Dancers: Roman Morgan and Shari Brown. From There, the Magnificent. Photos by Kevin Gliner.
Austin-based modern dance choreographer Kathy Dunn Hamrick knew it was time to take the road more complicated.
That’s not something you hear every choreographer say.
As artistic director of Kathy Dunn Hamrick Dance Company — now in its 15th season, making it one of Austin’s longest-standing modern dance companies — Hamrick took a different creative route to develop her newest work, the 45-minute More Than One Complication, aiming to challenge not only herself as a choreographer, but also her eight dancers, all while exploring themes of adaptability and survival. The program runs June 11-13 at the AustinVentures Studio Theater.
“Every time you go into the studio, you’re looking to reinvent yourself,” said Hamrick. “I don’t want to keep doing the same thing over and over. I wanted to lose control.”
And that she did. Hamrick selected three guest choreographers to interject their own choreography into Hamrick’s, ultimately complicating her choreographic process to lead to a work with unforeseen surprises: “It just twists and turns in unexpected ways that I don’t think one choreographer could come up with. I try and reinvent myself for every piece, but I know I couldn’t have done what these three choreographers do,” she said.
Those three choreographers are Charles O. Anderson, associate professor of African American and African diasporic dance at The University of Texas at Austin and artistic director of Dance Theatre X; Lisa Nicks, former dancer and rehearsal director with Doug Elkins Dance Company in New York City; and Kate Warren, founder and artistic director of Circuitous Dance / Kate Warren and a frequent artistic collaborator of Hamrick’s over 25 years.
The choreographers each took a different approach when it came time to work with the dancers. “Some of them would come in and want to see the work so far and incorporate some of those elements into their own sections,” said Hamrick. “Others would not…I tried to be as hands-off as I could.”
Warren was the first choreographer to interrupt Hamrick’s choreography, choosing to begin her section mid-lift; her process proved disruptive in more ways than one, as the dancers had to be open to absorbing a new vision and style.
“I really admire [Warren’s] process and her ability to work on specifics and details. She works a lot with imagery, too. She may describe a rushing motion as a storm coming through…It helps the dancers help you, as the choreographer, if they can understand what you’re going for,” said Hamrick.
When Nicks began working with the dancers, they adapted to a movement style perhaps the antithesis to Hamrick’s — Hamrick’s movement language curves and spirals, whereas Nicks’ is much more linear, and includes more partnering: “Her dances are more physical. There’s contact-improv[isation] partnering. She also works with patterns a lot. She marked up the floor with a square-within-a-square.”
Then there was Anderson’s choreography, which has strong roots in Afro-ethnic movement: “With [Anderson’s] choreography, a movement is not just a movement. It has a story behind it. There’s so much narrative and storytelling…The dancers had to get used to a different way of thinking about their movement.”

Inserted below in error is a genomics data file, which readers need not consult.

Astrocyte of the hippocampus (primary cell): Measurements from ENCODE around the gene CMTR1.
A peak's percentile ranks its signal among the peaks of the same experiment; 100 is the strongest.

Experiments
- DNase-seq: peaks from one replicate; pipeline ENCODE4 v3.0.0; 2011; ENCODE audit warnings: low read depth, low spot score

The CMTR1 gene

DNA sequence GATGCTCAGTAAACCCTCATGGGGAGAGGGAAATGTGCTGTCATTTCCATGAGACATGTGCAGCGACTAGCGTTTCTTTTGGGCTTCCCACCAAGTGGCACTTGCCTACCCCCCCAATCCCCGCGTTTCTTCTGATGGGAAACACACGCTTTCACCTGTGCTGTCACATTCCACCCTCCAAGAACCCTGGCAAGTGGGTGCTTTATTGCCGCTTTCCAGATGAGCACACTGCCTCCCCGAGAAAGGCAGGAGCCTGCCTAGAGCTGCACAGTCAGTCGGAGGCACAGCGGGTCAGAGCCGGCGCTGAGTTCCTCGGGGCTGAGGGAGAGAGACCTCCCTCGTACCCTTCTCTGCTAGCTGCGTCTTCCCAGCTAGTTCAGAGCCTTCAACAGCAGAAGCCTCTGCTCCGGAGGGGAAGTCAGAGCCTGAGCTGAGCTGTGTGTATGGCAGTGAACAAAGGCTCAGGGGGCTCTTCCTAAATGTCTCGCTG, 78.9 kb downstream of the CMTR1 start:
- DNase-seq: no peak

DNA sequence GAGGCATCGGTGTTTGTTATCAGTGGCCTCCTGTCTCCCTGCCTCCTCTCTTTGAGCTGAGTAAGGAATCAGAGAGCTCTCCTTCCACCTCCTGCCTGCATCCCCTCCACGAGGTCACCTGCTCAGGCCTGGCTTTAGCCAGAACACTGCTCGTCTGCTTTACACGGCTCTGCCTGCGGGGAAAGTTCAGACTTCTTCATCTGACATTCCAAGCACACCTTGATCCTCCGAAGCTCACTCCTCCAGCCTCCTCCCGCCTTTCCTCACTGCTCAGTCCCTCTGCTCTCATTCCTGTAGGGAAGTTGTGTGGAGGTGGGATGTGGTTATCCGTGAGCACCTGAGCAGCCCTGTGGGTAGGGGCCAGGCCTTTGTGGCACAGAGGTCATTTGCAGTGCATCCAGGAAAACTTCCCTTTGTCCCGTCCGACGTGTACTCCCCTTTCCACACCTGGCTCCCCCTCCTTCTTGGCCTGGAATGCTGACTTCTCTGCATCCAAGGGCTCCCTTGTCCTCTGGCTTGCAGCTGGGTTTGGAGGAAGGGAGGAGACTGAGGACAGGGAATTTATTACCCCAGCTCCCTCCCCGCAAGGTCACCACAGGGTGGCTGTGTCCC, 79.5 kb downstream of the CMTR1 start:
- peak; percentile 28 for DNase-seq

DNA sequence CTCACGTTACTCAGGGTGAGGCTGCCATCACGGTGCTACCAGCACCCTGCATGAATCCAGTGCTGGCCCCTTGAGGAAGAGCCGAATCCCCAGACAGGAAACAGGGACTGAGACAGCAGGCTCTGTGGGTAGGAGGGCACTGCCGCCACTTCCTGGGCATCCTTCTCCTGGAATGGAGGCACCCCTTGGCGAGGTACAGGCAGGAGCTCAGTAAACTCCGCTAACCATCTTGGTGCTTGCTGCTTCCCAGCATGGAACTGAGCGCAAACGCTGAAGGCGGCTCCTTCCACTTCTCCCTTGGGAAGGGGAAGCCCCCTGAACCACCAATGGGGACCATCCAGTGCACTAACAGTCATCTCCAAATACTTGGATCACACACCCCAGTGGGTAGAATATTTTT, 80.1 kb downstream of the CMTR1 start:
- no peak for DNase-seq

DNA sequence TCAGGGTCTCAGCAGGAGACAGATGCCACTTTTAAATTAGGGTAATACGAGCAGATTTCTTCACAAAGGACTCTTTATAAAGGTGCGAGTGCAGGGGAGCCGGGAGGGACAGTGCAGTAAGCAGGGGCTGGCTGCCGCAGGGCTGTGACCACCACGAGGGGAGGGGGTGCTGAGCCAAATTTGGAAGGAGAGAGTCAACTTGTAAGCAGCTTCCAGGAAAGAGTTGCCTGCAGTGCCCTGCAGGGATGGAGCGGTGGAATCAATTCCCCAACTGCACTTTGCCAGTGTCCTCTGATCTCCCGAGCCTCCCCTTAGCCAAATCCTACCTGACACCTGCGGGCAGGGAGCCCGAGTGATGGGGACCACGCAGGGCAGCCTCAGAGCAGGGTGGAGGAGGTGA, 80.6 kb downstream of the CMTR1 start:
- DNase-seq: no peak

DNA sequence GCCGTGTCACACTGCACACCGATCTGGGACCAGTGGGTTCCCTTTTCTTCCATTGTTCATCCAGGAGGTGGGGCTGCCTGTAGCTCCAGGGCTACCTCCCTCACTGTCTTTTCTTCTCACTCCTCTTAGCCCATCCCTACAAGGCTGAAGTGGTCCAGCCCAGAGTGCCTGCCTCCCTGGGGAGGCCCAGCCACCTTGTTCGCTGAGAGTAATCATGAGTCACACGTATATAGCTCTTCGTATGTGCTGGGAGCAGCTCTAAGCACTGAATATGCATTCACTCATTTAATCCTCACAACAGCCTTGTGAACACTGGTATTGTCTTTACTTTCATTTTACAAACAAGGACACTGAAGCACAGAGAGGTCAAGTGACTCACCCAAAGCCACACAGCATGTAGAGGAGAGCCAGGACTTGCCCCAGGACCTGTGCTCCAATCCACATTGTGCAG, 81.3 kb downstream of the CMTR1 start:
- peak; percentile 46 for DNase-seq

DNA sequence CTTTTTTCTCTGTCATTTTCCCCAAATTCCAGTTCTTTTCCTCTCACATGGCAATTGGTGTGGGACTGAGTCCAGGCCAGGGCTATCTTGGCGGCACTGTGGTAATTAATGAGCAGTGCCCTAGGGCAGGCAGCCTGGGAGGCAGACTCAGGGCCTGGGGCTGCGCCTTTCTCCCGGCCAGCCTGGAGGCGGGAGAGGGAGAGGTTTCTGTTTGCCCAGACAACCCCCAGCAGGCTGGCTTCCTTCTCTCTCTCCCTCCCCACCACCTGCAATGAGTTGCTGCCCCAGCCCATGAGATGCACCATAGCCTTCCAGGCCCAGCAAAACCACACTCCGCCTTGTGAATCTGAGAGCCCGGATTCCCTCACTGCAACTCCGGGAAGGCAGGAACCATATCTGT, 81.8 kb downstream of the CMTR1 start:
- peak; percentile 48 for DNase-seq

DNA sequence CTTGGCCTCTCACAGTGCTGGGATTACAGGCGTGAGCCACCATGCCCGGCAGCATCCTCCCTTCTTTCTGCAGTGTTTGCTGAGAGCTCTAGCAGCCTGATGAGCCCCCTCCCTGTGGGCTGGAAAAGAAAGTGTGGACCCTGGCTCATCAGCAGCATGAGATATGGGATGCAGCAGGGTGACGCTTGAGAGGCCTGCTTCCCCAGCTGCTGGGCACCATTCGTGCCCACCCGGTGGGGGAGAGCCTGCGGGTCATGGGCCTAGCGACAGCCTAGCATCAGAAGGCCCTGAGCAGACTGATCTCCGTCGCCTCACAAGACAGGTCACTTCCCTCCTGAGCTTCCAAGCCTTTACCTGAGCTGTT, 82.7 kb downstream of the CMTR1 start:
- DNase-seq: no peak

Noted Hamrick, “Generally, what fascinated me was how each choreographer came in with a different way of working and a different way of tying in what happened just before with their choreography.”
With More Than One Complication, the method behind the choreography mirrors the work’s themes: “It’s about the comings and goings of people in our lives, how we adapt to change, how we adapt to each other. And how do we want to react to new people and things in our lives? We’re always vying for space. We’re trying to make room for ourselves as new people come into our lives, emotionally and physically.”
The complication-cherry on top of the proverbial dance-cake was selecting the critically-acclaimed Austin-based troupe line upon line percussion to play live what the group calls “the greatest piece of percussion music ever written” — Iannis Xenakis’ four-movement Pléïades.
The percussion trio will be joined by an additional three musicians, who together will play a 19-keyed, microtonal metallophone, a percussion instrument consisting of a series of tuned metal bars (think: xylophone). The instrument is called a sixxen (“six” for the number of players, “xen” for Xenakis), designed specifically for Pléïades.
The kicker? The dancers don’t get to practice with the music until the last couple of rehearsals before the premiere. “We know how much time we have — 45 minutes — so we just say ‘Go!’ and see what happens,” said Hamrick.
Hamrick’s excitement is simply contagious: “I can feel in my bones that More Than One Complication is going to be a large work, ‘large’ as in expansive, extroverted and unflinching. Watching it in the studio is thrilling. My heart pounds as I watch the dancers quickly calculate time, space, weight and force and give life to my choreographic ideas.”
“I think I’m surprised at how well it worked out,” she concludes. Her smile can be heard in her voice.